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Food Sources of Iodine

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We all need iodine to keep our thyroid (the body's central chemistry controller) healthy. So where does iodine come from and what foods are best for getting enough iodine? Learn more here.


Food Sources of Iodine

by Monica Wilde
January 2015 

We all need iodine to keep our thyroid (the body's central chemistry controller) healthy. So where does iodine come from and what foods are best for getting enough iodine?

The minimum recommended amount of iodine that you need on a daily basis is 140/150 mcg (UK/WHO). In pregnancy this requirement goes up to 220/250 and when breast-feeding it is 250/290 mcg of iodine a day. This is the minimum daily intake that our thyroid needs to function properly and make sure that our bodies run at the right speed.

For pregnant women this is especially important as without sufficient iodine, the baby's brain development can be affected. Often the body seems to prioritise iodine to the baby as many mums are diagnosed with underactive thyroid soon after the birth.

We've looked at iodine values in food and in the last column worked out exactly how much you'd need to eat of any one food to get enough iodine for the day. Obviously this is not the way anyone would approach a balanced healthy diet, after all no one could eat 250 apples in one day!

However, it does clearly indicate the need to include ocean sourced or fortified foods on a daily basis unless you take a seaweed supplement. You'll also notice some wide variations in the same food so ensure you eat plenty of iodine rich ocean fish and seaweed.


Iodine in Food 

Food  mcg/100 g  mcg/serving Serving size To reach 150 mcg min. a day
Napiers Hebridean Kelp 700 350 1 capsules - 500g 1 Capsule
Oysters (a) 160 144 6 oysters - 90g 7 Oysters
Sushi (with seaweed) (a) 92 92 1 sushi roll - 100g 2 Sushi rolls
Cod, cooked (b)   87 75 g (2 ½ oz) 2 Portions of cod
Haddock, cooked (b)   87 75 g (2 ½ oz) 2 Portions of haddock
Cottage cheese, non-org (b)   65 250 mL (1 cup) 2 Cups of cottage cheese
Canned salmon (a) 60 63 1 small tin - 105g 3 Small tins of salmon
Soynuts (b)   60 60 mL (1/4 cup) 3/4 Cup of soynuts
Yogurt, plain (b)   58 175 g (3/4 cup) 3 Pots of non-organic yoghurt
Milk, non-organic (a) (b) 23 52-62 1 large glass - 250ml 3 Large cups of milks
Steamed snapper (a) 40 50 1 fillet - 125g 3 Fillets of fish
Eggs (b)   48-52 2 large 6 Large eggs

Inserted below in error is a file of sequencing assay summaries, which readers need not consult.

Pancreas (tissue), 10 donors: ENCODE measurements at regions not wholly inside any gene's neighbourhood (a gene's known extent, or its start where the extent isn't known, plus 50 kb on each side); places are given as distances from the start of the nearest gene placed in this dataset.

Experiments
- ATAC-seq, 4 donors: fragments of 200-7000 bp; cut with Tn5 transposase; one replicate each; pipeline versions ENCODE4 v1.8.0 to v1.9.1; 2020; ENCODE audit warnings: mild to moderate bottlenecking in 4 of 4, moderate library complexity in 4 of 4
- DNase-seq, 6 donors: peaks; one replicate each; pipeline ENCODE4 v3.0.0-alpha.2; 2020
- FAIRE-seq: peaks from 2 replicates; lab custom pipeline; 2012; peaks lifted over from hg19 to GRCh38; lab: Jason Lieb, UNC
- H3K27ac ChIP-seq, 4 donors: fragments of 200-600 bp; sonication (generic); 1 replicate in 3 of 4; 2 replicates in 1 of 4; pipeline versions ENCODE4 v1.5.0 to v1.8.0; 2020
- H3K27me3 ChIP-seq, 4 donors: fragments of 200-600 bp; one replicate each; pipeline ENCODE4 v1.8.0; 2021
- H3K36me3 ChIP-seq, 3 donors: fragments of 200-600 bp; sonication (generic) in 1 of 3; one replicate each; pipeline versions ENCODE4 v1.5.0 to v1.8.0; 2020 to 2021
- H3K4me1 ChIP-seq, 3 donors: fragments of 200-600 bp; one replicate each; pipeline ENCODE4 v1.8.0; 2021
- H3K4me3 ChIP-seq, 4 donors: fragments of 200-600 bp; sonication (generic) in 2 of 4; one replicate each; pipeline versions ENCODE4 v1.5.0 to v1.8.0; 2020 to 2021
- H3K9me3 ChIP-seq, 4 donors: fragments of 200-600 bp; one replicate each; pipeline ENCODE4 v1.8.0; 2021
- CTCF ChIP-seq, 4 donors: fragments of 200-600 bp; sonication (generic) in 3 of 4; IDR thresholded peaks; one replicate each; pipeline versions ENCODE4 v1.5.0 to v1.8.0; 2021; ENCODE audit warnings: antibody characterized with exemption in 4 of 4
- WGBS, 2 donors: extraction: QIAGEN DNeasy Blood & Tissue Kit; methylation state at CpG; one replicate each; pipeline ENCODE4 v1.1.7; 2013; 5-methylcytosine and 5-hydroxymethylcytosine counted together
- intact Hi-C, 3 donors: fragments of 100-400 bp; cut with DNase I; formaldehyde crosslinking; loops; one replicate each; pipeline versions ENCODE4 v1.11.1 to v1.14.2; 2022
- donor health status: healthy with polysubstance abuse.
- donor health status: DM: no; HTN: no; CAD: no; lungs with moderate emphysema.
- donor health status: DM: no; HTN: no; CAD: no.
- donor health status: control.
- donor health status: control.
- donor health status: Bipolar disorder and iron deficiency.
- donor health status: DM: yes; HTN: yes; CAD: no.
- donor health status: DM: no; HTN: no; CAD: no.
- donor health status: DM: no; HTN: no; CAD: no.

Beans (navy, black-eyed) (b)   46-53 175 mL (3/4 cup) 3 Cups of beans
Yoghurt, fruit (non-org) (a) (b) 16 (a) 32-35 1 tub 175g / 200g 3-5 Non-organic fruit yoghurts
Liver (beef) (b)   32 75 g (2 ½ oz) 5 Servings
Turkey, light (b)   30 75 g (2 ½ oz) 5 Servings
Eggs (a) 22 19 2 eggs - 88g 16 Eggs
Beans (pinto, kidney )(b)   19-28 175 mL (3/4 cup) 4-6 Cups of beans
Bread, fortified non-org (a) (b) 46 (a) 17-32 1 slice 30g (a) 35g (b) 4-11 Slices non-organic bread
Beef, various cuts (b)   11-14 75 g (2 ½ oz) 12 Servings
Chicken, light or dark  (b)   11-12 75 g (2 ½ oz) 12 Servings
Tuna, canned (a) (b) 10 10-15 Can 75g (b) 95g (a) 10-15 Tins of tuna
Ice cream (non-organic) (a) 21 10 2 scoops - 48g 30 Scoops
Lima beans (b)   8 125 mL (1/2 cup) 9 Cups of beans
Shredded wheat, fortified (b)   8 30 g 9 Shredded wheats (fortified)
Lamb chop (b)   8 75 g (2 ½ oz) 19 Servings
Pork, various cuts  (b)   5-9 75 g (2 ½ oz) 30 Servings
Cheddar cheese (a) 23 4 2.5 cm cube - 16g 38 Cubes of non-organic cheese
Rice, white (b)   4 125 mL (1/2 cup) 37 Cups of rice
Green peas (b)   3-4 125 mL (1/2 cup) 25-37 Cups of peas
Bread (organic) (a) 3 2 2 slices - 60g 75 Slices of organic bread
Beef, pork, lamb (a) <1.5 <1.5 2 loin lamb chops 200 Lamb chops
Apple, oranges, fruit (a) <0.5 <0.6 1 apple 250




One question people always ask after looking at this list is why organic milk and dairy products are lower in iodine? Organic dairy products are lower in iodine because organic farmers do not use iodine disinfectants that get into the milk when milking the cows. The upside of organic milk is the lack of pesticides known to be present in non-organic milk. So if you buy organic do make sure that you consume plenty of fish and seaweed.


(a) Food Standards Australia New Zealand Sept 2012

(b) Institute of Medicine. Dietary Reference Intakes. Washington: The National Academies Press;2006 and Pennington, J. and Douglass, J. Bowes and Church's Food Values of Portions Commonly Used, 18 E. Lippincott Williams and Wilkins, 2005.

(c) Combet E, Ma ZF, Cousins F, Thompson B, Lean ME. (2014). Low-level seaweed supplementation improves iodine status in iodine-insufficient women. Br J Nutr. 1-9. PubMed PMID: 25006699.

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